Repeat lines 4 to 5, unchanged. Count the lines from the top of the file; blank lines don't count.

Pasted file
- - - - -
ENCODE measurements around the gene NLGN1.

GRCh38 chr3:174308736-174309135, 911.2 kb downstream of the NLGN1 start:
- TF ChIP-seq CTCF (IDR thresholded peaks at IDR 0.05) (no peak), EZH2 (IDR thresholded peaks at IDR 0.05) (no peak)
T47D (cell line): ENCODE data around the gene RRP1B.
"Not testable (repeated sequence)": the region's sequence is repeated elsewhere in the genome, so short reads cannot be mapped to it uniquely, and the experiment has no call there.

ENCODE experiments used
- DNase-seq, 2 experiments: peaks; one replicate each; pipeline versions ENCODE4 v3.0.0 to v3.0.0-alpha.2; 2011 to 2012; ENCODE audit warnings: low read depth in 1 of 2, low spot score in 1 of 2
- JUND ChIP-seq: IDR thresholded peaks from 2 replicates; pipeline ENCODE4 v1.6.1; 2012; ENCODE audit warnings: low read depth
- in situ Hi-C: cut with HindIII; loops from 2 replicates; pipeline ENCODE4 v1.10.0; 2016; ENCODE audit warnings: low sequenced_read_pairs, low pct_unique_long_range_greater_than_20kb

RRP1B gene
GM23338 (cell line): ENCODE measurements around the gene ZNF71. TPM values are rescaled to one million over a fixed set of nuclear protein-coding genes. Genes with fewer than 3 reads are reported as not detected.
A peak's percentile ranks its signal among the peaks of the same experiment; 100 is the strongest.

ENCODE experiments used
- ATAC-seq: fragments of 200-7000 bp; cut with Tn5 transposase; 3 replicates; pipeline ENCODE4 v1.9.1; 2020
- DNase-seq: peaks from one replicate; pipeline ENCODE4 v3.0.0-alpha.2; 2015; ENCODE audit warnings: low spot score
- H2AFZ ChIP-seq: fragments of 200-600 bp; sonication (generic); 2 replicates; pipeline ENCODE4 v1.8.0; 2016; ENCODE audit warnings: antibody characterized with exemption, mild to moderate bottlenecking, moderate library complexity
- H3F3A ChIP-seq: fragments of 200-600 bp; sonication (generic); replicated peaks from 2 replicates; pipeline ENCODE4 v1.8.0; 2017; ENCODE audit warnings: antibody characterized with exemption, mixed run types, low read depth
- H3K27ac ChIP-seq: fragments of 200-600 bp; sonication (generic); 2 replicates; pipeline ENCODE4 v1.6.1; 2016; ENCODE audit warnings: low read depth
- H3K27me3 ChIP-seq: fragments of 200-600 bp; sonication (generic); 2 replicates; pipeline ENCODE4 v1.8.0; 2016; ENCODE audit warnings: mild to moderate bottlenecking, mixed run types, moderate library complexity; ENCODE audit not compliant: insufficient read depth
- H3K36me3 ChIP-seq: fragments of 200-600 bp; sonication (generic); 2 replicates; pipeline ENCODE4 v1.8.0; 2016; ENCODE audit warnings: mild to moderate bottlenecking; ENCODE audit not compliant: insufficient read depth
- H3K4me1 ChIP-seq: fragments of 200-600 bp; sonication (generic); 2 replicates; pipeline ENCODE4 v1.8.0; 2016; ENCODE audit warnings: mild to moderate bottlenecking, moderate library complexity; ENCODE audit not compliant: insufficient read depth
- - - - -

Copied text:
T47D (cell line): ENCODE data around the gene RRP1B.
"Not testable (repeated sequence)": the region's sequence is repeated elsewhere in the genome, so short reads cannot be mapped to it uniquely, and the experiment has no call there.